Q2: We’ve all been there when a project doesn’t go according to plan. Can you share a “failure” or a sticky moment where a project or idea didn’t go so smoothly and how you managed it?
JOSH GOLDBLUM: When we first started working with the Kinect Sensor, we pitched an implementation that – while seemingly simple based on the available documentation – was actually incredibly complex. Based on our initial assumptions, the client completely bought into the idea and we proceeded to develop a project scope that was completely wrong. The implementation ended up being a nesting doll of complexity. Ultimately, we made it work and the client was thrilled, but we burned a ton of un-billable hours.
JOEL PRYDE: I feel fortunate to be able to say that we haven’t had any outright failures. We have, however, gotten into a few projects where our initial assessment of the development schedule and the complexity of the technology implementation were woefully underestimated.
Probably the most extreme example of that was the Reunion Tower installations in Dallas. We knew that we were building three different pieces, but we didn’t realize how hard it would be – and how much time it would take – to meet with so many external agencies focused on deployment and infrastructure issues over the course of the project. Fortunately, having a great pool of contractors to rely on and a scheduled staging of the project helped us stay on track and allowed us to uncover and resolve a lot of the issues that could have proved disastrous at deployment.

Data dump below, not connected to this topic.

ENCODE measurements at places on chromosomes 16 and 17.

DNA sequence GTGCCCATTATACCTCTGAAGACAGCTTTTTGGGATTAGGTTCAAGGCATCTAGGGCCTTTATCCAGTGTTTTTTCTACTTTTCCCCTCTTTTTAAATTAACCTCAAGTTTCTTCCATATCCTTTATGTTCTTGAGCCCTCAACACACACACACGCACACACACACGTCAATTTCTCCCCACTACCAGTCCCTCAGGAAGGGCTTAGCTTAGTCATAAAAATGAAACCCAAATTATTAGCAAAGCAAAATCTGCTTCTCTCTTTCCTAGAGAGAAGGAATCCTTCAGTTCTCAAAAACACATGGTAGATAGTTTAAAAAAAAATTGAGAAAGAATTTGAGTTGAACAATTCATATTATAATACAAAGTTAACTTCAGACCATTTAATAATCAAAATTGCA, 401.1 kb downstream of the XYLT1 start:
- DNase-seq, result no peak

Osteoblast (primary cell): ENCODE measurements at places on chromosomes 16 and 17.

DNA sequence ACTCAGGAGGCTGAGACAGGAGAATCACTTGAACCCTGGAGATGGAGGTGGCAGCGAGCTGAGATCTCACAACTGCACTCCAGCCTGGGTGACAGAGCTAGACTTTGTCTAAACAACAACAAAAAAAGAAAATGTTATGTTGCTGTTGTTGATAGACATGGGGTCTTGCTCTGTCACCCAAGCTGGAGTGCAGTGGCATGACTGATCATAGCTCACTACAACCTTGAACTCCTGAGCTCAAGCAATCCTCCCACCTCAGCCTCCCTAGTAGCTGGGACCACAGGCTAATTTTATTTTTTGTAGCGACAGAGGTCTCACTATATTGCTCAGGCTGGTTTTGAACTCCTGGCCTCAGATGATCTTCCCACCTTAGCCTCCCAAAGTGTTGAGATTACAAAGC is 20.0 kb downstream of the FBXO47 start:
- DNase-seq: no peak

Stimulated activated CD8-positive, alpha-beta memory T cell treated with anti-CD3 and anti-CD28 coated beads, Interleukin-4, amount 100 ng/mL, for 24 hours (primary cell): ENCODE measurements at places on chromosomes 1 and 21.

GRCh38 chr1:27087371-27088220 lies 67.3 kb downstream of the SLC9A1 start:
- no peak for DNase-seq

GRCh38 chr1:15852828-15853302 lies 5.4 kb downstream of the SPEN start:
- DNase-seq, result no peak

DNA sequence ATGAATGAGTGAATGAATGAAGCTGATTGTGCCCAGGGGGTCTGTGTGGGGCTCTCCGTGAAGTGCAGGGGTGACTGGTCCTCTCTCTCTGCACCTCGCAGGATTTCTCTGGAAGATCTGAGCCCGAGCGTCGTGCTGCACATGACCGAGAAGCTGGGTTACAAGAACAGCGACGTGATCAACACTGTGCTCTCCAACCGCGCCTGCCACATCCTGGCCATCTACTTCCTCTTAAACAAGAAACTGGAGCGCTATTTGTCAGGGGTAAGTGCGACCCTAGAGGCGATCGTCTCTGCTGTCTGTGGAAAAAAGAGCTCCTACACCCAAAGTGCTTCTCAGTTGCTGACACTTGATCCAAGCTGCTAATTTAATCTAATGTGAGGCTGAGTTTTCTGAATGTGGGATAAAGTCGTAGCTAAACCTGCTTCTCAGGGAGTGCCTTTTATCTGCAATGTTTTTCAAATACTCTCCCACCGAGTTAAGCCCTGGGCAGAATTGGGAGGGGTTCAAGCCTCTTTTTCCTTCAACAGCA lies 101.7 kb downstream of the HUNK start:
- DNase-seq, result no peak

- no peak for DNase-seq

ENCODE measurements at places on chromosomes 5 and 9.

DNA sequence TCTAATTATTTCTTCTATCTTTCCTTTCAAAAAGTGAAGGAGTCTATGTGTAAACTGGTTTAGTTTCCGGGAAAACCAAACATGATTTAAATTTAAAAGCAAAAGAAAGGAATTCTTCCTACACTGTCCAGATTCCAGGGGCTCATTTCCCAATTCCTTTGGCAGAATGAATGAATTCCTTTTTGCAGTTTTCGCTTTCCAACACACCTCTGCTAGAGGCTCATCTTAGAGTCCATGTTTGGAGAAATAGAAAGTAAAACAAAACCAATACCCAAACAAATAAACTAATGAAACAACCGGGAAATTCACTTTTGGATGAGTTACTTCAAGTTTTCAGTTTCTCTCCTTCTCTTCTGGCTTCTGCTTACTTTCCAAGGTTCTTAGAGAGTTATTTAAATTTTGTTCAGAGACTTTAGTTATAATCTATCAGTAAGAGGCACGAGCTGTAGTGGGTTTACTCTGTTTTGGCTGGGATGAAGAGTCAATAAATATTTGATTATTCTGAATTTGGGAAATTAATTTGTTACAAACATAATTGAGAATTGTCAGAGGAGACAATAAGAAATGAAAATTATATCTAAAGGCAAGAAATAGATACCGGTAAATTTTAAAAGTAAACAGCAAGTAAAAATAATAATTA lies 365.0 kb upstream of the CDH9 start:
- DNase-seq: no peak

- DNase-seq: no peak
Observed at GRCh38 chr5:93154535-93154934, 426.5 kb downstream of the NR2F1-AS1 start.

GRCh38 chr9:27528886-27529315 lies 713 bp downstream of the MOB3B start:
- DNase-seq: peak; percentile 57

DON RICHARDS: We developed a traveling installation that demonstrated how large touchscreens could be used as ‘endless aisles’ in a retail environment. As the project progressed, so did retail sales technology, and the client wanted new technologies integrated that the project was not designed for and, more importantly, did not need. The result was a demo that was highly successful from a business standpoint (traveling to over 300 locations) but which lacked the crispness and ‘wow’ factor we would typically expect.
Q3: It seems like the constant hurdle is managing client expectations. In such a rapidly changing landscape, how do you align client expectations and strike a balance between your aspirations and the associated risks?
DON RICHARDS: We set realistic goals and we work with very, very good people. Each group evaluates its own risk and bears responsibility for it. And in actuality, each group ultimately bears responsibility for the entire project since every element is needed for success. There is no contract that can substitute for knowledge, integrity, attitude and relationships.
JOEL PRYDE: Ultimately, we do need to comp something for the client, so we do end up using such tools. However, we try to communicate that what they are looking at is a rendering (much like an architectural rendering) and not the final product. Fortunately, our skills with writing shaders and current GPU technology are progressing quickly so the gap does get smaller day by day.
JOSH GOLDBLUM: Whenever we take on a new technology, we set aside some time very early in the schedule to test and prototype. This allows us to determine the actual capabilities of the technology without committing ourselves to an idea that will take forever to implement or that won’t deliver on the promised experience. Outside of our client work, we also schedule time to play with a range of technologies. . This way, if we find something we think would be great for a client project, we can pitch it to that client knowing we’ll be able to deliver without exposing ourselves to the risk of failing or missing a deadline.